Turns out I had mistaken my audience. Mathematicians, he told me, often spend ten or twenty years on a single problem; there are proofs he does not expect to see solved in his lifetime. Physicists, too, routinely linger this long in thought: did you think someone just woke up one day and imagined the quark? Granted, when mathematicians and physicists crack the big problems, they tend to be rewarded lavishly, with hundreds of thousands of dollars, Nobel Prizes, and similar door prizes. But imagine spending all of that time figuring something out, all the while wondering if someone else is going to solve your equation first. All the while waiting for recognition that can only come after years of hard, patient, lonely work, on a project that may never succeed.

Wait a minute — we’re writers! We don’t have to imagine it; we live it. While a few among us will ultimately be rewarded with lots of money (or, possibly, even the Nobel Prize), the vast majority of us will not. And yet, bless us, still we put in the hours, the years, for the same reason that the mathematicians and physicists do: we want to contribute something new to human thought. We want to explain humanity to itself.

What a nice thing for us to do for the world, eh?

No wonder time seems long to us, with such lofty aspirations. And no wonder that it is absolutely vital that we remind ourselves early and often, particularly during those interminable-feeling periods when we are waiting to hear back from an agent or editor, that we are in fact public benefactors. We just aren’t treated like it until we hit the big time – and because most of the people we know don’t really understand what we do before that point, we can sometimes make the terrible mistake of starting to believe that speedy publication is the ONLY valid measure of the quality of writing.


And I can prove it with an anecdote. Once there was a novelist – a very, very good one– who wrote for years before she became an overnight success at the age of 36. That may seem young for success as a writer, by current standards, but bear in mind that she completed her first full novel at 22; it was not published until 14 years later.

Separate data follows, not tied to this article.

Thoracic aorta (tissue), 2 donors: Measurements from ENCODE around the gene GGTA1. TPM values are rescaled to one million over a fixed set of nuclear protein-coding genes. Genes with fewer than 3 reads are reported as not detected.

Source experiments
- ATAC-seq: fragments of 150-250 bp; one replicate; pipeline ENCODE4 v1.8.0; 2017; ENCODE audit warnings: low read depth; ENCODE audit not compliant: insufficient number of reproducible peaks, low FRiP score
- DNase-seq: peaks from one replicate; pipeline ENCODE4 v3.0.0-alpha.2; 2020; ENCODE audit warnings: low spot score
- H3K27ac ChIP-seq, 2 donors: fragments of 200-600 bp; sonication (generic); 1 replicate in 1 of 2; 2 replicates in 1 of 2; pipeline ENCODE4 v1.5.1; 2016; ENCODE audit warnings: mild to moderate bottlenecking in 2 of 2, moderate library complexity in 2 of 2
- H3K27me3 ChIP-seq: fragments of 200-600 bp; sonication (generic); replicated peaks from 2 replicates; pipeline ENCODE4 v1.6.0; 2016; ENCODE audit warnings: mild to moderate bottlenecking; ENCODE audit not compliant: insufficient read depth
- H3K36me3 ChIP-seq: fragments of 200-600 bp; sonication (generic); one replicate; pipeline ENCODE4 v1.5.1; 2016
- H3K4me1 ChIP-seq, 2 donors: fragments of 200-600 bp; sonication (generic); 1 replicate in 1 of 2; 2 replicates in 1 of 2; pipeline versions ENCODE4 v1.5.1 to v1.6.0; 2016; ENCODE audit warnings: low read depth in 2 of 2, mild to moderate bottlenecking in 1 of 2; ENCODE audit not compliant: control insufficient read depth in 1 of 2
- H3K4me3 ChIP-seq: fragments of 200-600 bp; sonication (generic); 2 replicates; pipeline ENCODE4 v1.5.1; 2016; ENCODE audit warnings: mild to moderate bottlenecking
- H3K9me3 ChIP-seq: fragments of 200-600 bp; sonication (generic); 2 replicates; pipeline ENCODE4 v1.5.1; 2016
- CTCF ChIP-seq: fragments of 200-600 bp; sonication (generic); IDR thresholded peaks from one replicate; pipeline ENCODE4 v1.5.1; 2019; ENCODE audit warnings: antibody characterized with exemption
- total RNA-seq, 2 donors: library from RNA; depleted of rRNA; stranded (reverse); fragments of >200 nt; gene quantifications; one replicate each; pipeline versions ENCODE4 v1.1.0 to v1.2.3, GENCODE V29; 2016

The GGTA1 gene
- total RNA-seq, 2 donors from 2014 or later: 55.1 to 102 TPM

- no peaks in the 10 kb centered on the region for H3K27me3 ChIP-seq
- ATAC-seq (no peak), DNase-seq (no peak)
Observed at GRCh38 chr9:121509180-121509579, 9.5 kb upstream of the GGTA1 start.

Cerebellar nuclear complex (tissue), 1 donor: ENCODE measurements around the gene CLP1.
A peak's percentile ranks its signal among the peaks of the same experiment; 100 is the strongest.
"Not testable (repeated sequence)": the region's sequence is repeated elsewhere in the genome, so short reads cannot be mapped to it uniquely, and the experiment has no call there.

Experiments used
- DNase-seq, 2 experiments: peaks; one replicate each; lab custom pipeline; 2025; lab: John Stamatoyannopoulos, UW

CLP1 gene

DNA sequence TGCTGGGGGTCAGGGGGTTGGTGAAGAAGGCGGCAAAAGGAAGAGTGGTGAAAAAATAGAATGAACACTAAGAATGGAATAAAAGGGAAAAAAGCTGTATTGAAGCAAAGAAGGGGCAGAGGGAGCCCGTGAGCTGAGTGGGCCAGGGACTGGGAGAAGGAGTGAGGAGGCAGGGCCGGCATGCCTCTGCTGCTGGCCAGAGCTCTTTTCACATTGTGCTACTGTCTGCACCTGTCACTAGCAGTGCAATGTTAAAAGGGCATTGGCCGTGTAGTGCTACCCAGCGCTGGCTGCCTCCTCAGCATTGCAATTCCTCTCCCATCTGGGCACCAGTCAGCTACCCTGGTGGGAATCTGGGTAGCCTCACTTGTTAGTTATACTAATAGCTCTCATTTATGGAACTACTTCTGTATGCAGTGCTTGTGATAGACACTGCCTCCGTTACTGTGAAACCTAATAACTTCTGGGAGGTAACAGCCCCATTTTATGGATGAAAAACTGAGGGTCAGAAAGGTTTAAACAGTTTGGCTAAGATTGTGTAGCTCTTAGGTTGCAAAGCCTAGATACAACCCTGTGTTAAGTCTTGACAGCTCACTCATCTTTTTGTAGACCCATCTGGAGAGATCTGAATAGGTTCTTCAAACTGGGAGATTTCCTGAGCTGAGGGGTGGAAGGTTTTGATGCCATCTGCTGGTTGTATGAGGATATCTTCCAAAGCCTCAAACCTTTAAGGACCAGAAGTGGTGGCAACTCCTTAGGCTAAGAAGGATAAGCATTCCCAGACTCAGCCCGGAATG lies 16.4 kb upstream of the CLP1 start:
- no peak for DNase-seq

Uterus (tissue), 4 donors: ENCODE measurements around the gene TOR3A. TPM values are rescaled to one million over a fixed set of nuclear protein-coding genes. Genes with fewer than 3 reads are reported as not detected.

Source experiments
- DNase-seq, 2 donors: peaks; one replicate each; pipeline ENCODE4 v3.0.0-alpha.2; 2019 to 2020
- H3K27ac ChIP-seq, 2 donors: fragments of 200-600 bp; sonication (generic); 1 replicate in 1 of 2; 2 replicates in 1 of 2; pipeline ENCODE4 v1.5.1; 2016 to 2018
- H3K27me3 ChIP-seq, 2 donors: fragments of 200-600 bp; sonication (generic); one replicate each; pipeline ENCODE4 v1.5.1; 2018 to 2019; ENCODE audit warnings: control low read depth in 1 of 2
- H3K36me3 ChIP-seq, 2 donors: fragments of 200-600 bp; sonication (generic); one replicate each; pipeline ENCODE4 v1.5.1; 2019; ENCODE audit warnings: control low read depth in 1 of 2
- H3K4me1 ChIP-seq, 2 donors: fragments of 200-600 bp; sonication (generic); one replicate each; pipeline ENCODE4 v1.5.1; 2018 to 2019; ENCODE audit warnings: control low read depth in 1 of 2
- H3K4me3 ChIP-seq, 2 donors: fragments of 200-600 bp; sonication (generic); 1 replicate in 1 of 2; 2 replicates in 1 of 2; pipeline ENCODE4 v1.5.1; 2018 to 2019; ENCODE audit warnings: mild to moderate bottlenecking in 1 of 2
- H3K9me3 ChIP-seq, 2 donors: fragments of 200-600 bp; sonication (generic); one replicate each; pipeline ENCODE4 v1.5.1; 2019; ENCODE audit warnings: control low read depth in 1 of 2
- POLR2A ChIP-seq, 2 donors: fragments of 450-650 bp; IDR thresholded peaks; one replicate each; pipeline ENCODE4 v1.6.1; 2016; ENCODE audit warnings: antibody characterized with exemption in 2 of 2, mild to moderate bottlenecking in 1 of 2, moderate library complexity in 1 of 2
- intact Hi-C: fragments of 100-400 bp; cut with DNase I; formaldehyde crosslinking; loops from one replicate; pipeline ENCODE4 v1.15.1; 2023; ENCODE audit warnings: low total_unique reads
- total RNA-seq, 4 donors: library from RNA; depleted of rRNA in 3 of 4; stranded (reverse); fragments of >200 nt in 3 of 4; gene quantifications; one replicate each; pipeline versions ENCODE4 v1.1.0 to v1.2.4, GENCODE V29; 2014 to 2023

Because she believed in her dreams, she did manage to sell another novel in the interim, to a reputable publisher — she completed it at 24, but it took her five years to sell it — but he paid her only the tiniest of advances. Maddeningly, the publisher ended up holding onto the second book for the rest of her life, publishing it only AFTER her subsequent books had attained significant success.

The author, as some of you may have guessed, was Jane Austen. The first book was SENSE AND SENSIBILITY; the second, the one held hostage by the silly publisher until after her death, was NORTHANGER ABBEY.

Try to remember this, the next time you find yourself feeling that the time between you and publication is apparently endless, in defiance of all the laws of physics. Remember this, whenever you are tempted by non-artistic logic to view difficulty in getting a book published as a sure indicator of low writing quality. Would any reader now say that SENSE AND SENSIBILITY was so poorly written that it deserved to be waitlisted for 14 years?

Again, poppycock.